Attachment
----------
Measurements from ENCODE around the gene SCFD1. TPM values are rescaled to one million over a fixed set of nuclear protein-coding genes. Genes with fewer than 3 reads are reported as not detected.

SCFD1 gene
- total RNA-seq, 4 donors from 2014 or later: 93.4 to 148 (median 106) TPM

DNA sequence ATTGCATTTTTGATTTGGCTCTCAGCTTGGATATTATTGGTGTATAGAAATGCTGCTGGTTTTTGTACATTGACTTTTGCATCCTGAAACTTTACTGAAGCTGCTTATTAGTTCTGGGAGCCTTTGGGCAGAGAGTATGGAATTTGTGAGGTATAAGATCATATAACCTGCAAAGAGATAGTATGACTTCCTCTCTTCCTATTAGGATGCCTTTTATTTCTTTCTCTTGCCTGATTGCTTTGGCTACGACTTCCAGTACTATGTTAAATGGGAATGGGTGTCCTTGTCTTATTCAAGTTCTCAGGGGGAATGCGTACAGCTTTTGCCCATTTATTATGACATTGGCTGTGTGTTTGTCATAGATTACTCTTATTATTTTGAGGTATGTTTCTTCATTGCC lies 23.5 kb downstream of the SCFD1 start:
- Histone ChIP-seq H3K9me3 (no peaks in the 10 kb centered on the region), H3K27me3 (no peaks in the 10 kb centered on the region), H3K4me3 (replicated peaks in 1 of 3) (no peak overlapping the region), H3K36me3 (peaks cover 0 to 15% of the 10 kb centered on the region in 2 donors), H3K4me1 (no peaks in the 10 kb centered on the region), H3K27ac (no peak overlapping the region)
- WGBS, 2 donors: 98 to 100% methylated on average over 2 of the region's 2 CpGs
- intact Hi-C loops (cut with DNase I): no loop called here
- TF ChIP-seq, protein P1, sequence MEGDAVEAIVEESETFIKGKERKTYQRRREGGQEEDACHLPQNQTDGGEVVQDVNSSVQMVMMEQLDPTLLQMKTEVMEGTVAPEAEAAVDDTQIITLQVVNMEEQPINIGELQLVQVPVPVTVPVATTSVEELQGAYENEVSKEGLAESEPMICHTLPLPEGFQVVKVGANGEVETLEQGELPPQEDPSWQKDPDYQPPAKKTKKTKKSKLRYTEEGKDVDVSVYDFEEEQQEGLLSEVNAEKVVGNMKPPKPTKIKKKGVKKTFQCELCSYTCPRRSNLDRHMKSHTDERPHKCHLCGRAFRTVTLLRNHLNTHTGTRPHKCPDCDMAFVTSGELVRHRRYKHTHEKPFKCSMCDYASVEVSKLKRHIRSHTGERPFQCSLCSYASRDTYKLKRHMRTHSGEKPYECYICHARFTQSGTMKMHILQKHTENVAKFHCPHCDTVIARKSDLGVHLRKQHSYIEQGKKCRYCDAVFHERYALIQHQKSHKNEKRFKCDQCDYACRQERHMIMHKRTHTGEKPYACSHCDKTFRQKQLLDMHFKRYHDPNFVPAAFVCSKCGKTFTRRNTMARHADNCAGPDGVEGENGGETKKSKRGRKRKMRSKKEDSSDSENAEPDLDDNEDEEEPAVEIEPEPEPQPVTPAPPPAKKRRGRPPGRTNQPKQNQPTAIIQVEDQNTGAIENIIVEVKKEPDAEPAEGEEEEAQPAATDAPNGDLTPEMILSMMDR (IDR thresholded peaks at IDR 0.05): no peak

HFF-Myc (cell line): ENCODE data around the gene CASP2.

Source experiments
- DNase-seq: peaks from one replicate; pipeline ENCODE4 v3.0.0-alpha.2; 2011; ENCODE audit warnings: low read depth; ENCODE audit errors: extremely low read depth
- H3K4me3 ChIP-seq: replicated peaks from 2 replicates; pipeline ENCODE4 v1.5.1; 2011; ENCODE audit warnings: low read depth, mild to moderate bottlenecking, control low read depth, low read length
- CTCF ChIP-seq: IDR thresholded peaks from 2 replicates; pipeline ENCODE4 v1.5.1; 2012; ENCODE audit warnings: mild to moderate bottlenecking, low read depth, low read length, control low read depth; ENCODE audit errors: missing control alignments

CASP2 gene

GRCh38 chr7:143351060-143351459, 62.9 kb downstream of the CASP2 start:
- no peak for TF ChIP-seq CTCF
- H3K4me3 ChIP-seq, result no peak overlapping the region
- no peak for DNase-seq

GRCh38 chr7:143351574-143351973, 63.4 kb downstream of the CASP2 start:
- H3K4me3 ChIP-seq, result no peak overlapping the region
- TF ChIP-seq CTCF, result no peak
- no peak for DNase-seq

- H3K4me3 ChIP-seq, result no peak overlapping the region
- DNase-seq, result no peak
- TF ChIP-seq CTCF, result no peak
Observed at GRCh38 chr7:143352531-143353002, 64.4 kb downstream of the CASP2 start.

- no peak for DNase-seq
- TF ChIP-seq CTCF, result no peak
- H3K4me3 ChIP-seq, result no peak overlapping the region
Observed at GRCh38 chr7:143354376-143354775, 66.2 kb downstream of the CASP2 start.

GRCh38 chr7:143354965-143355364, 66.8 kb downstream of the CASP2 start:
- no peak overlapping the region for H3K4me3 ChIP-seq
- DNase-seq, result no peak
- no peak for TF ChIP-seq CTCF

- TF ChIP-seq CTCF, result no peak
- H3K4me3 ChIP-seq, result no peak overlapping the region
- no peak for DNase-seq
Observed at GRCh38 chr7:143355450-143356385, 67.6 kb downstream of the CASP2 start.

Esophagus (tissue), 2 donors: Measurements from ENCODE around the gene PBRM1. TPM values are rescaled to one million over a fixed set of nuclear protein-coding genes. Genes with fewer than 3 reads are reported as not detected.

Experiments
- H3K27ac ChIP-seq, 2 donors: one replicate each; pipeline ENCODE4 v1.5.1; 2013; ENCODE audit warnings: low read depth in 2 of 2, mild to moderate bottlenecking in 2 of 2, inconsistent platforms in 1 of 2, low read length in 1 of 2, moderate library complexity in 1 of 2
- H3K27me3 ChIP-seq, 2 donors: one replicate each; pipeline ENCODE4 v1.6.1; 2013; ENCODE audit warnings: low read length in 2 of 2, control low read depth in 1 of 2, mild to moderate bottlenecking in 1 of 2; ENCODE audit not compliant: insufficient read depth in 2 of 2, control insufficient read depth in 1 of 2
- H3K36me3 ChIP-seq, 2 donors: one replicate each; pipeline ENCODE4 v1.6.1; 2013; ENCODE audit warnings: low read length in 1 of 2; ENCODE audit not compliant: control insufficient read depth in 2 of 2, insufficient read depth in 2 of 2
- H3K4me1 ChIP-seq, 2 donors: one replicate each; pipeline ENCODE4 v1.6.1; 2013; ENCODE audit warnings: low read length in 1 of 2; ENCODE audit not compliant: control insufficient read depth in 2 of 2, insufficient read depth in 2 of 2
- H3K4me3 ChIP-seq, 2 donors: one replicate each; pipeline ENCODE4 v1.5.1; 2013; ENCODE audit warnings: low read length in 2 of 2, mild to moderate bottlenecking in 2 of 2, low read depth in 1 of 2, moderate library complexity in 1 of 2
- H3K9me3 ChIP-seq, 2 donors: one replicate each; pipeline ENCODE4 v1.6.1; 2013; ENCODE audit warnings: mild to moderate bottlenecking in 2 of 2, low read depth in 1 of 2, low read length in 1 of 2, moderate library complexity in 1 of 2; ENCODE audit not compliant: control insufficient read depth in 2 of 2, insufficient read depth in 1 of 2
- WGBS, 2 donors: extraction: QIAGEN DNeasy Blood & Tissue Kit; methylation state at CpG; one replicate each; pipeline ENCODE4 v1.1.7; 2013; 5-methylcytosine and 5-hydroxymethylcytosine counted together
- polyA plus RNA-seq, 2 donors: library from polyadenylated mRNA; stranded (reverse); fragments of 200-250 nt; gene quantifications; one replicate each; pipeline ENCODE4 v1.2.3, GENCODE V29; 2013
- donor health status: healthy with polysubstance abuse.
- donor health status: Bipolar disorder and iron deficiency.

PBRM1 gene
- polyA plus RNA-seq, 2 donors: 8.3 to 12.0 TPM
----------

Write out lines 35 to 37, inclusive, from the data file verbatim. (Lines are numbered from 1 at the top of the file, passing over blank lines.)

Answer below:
- TF ChIP-seq CTCF, result no peak
- H3K4me3 ChIP-seq, result no peak overlapping the region
- no peak for DNase-seq